The Englishman broke both legs, three vertebrae, several ribs and had many cuts and abrasions; he survived but didn't race for most of that year.

Briton Mike Taylor, also driving a Lotus, suffered a steering failure and crashed into trees next to the track near Stavelot.

Taylor then was trapped in the car for some time with serious head and neck injuries. This accident ended his racing career; he later successfully sued Lotus founder Colin Chapman in British court for sale of faulty machinery.

The race itself, however, was to be even more disastrous. The very young Bristow, having never driven at Spa before, was known as a brash and daring driver who had a reputation for being rather wild; the relatively inexperienced year-old Englishman had been in lots of accidents in his short career.

This was due to his unruly and very aggressive driving style, and he was possibly in way over his head at Spa-Francorchamps. Mairesse was also known as an equally aggressive driver who had a win-at-all-costs mentality and was known to be difficult to pass, particularly on his home track.

The fact that these 2 drivers were racing against each other on this track meant that disaster was perhaps inevitable. Bristow and Mairesse touched wheels, and the Englishman lost control at Malmedy, overturned and crashed into an embankment on the right side of the track.

The car rolled and flipped a number of times, Bristow was thrown from his car and was beheaded by some barbed-wire fencing next to the circuit; his lifeless body landed on the track where it stayed for some time.

Mairesse continued, but retired from the race later on with gearbox trouble. After penetrating 10 feet of thick bushes, the car landed on a spot in a field some 25 feet lower than the track.

On impact with the field, it then exploded and burst into flames; the hapless Englishman was killed by this horrific crash. It was not known whether the impact broke his neck or if the fire burned him alive while unconscious.

Australian Jack Brabham won the race, and British future great Jim Clark scored his first Formula One points by finishing 5th — but the great Scottish driver, like a number of other drivers, developed an intense dislike of the circuit after he had to swerve at extreme speeds to avoid running over Bristow's headless body.

The race itself was won by Australian Jack Brabham , and it proved to be a gruelling and brutal race for him — he was chased by American works Ferrari driver Phil Hill all the way to the end, when Hill had to pit because of a broken fuel line.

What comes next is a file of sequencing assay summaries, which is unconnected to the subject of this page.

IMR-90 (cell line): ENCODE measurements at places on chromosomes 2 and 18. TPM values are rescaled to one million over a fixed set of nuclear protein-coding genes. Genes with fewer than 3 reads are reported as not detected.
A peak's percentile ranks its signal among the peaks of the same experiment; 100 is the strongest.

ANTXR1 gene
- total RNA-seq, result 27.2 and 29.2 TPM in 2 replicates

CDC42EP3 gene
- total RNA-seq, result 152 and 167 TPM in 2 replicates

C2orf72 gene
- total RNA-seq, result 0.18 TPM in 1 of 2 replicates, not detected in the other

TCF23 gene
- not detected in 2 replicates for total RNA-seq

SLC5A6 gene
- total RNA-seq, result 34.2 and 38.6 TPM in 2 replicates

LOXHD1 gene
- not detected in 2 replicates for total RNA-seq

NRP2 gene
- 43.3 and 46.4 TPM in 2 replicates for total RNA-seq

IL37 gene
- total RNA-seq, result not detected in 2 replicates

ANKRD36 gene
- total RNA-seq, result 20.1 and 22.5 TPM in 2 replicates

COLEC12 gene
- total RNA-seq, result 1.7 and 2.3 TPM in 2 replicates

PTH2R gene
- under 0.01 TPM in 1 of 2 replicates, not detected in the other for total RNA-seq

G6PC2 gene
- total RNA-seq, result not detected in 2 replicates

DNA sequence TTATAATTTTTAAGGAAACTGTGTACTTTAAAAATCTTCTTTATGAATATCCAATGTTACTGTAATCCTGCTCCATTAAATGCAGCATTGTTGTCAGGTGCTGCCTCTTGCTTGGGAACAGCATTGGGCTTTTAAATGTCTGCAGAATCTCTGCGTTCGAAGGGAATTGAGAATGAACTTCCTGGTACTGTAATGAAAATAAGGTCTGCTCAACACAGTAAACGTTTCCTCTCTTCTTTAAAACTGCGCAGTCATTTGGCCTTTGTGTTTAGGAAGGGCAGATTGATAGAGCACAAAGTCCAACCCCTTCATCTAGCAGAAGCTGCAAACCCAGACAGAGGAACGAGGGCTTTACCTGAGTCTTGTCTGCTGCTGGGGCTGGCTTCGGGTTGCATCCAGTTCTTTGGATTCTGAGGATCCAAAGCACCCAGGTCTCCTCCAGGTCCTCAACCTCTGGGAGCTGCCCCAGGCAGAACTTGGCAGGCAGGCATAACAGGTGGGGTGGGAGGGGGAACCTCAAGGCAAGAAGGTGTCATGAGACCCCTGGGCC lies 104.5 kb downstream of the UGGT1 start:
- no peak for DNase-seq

This year saw another rain soaked race: Briton Jackie Stewart had a high speed accident at the Masta Kink, where he went through a woodcutter's hut, hit a telegraph pole, and dropped into a much lower part of the circuit where the car landed upside down.

The BRM Stewart was driving had bent itself over his legs, so he could not get out by himself and the Scot ended up being stuck in his car for nearly 30 minutes.

Stewart's misery was made worse by the fact that the fuel tanks, which were bags located inside the car that flanked the driver, had ruptured and were soaking him with flammable fuel, and in addition he also had broken ribs and collarbone.

Because of the absence of safety precautions in those days, they had to borrow spanners from a nearby spectator, and the two drivers got Stewart out.

There were other bad accidents on the circuit; some of the cars were hanging off feet-high ledges. Stewart's crash at this race was one that effectively began his crusade for safety at racetracks.

The race was nearly unmanageable, there was so much water on the track that the Climax engine in Clark's Lotus was flooded and failed.

After his car hit and climbed up an embankment, the works Ferrari driver was thrown out of his car, receiving serious leg and head injuries. The doctors considered amputation of his legs but this was not done , and he then lapsed into a coma for a week.

Miraculously, Parkes survived, but he never raced in Formula One again. New Zealander Chris Amon qualified his rear-wing equipped Ferrari on pole position by 4 seconds over Stewart in a Matra.

Come race day, McLaren won their first ever victory as a constructor, with its founder Bruce McLaren winning — but the race saw yet another serious accident.